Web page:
Simplified Multiprocess Concurrency in Python with Decorators

05 May 2016

Alex Sherman and I recently finished a project we call deco, which is a simplified way to run code concurrently in Python. Because of the CPython global interpreter lock, runnning concurrent code in Python currently requires using multiple independent processes and serializing and piping function calls and arguments to them.

We implemented a new model, with the only programmer interation required being the insertion of two decorators @concurrent and @synchronized. The @concurrent marks a function you wish to be run in parallel, and the @synchronized decorator marks a function where the concurrent function will be called. For example:

@concurrent   #Identify the concurrent function
def do_work(key):
  return some_calculations(...)

data = {}
def run():
  for key in data:
    data[key] = do_work(key)
  print data # data will be automatically synchronized here

The powerful part of deco comes from the fact that you can mutate the arguments to the concurrent function and the changes will be synchronized back to the parent process. This is different than Python’s multiprocess.pool, which requires any changed state to be returned from the concurrent function and throws away modification to arguements. For example, you could have a dictionary of longitude ranges and call a @concurrent function which computes the average temperature over a given range and updates the key for that range. As long as you call the function in a loop with each call to the function updating a unique key in the dictionary, your calculations will happen in parallel and the results will of the seperate processes will be synchronized automatically before you access the data in the parent process (the @synchronized decorator handles that).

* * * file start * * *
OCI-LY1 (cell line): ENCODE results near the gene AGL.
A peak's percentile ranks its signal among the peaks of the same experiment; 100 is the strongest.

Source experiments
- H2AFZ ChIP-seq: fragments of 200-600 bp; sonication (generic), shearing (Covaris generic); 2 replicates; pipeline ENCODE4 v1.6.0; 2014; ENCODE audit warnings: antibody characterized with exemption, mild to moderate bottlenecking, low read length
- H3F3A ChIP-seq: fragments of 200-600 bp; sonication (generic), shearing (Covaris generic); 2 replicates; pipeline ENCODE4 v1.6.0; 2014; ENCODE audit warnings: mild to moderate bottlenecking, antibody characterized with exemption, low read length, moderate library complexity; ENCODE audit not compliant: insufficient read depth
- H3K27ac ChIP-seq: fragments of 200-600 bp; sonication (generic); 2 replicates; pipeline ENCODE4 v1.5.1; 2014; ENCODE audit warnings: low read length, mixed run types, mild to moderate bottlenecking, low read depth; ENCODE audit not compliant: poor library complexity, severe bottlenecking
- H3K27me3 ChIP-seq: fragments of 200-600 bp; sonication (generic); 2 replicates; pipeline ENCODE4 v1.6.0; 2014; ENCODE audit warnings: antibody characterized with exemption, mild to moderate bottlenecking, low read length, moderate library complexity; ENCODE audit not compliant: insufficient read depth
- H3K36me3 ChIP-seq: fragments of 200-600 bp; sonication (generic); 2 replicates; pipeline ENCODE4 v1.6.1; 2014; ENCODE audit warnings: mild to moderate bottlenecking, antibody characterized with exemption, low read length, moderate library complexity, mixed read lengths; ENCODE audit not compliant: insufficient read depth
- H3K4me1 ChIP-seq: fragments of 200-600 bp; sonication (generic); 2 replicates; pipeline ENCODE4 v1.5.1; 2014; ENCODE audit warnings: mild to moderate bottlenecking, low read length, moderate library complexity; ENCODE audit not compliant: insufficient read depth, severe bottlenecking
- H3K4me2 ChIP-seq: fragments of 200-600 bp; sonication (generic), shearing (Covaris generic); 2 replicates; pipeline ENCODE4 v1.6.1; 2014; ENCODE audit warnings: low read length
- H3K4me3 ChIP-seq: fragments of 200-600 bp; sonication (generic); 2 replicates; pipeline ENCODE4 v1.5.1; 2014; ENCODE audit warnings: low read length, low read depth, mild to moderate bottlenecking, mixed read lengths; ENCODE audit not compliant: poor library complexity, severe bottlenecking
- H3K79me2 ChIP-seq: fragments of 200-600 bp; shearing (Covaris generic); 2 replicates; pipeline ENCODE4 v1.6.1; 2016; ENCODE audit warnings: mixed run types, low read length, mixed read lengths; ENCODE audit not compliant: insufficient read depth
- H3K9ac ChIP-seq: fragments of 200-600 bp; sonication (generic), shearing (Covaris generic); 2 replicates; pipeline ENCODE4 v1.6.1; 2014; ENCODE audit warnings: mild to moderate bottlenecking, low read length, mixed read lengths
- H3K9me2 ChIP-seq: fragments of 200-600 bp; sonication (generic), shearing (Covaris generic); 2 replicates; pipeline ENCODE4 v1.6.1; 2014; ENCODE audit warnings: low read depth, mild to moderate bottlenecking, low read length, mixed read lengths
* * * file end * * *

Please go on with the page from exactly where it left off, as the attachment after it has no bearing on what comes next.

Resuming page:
Alternatively, as shown in the example above you can assign results of concurrent function calls to indexed or keyed objects (lists and dicts) and they will be synchronized into those locations as the parallel calls complete and before you access the data in the parent process. Again, this is made possible by the @synchronized decorator which actually rewrites the assignments inside the parent function body to allow them to happen concurrently and synchronize later.

You can read more about the design of deco in our technical report or clone it on GitHub.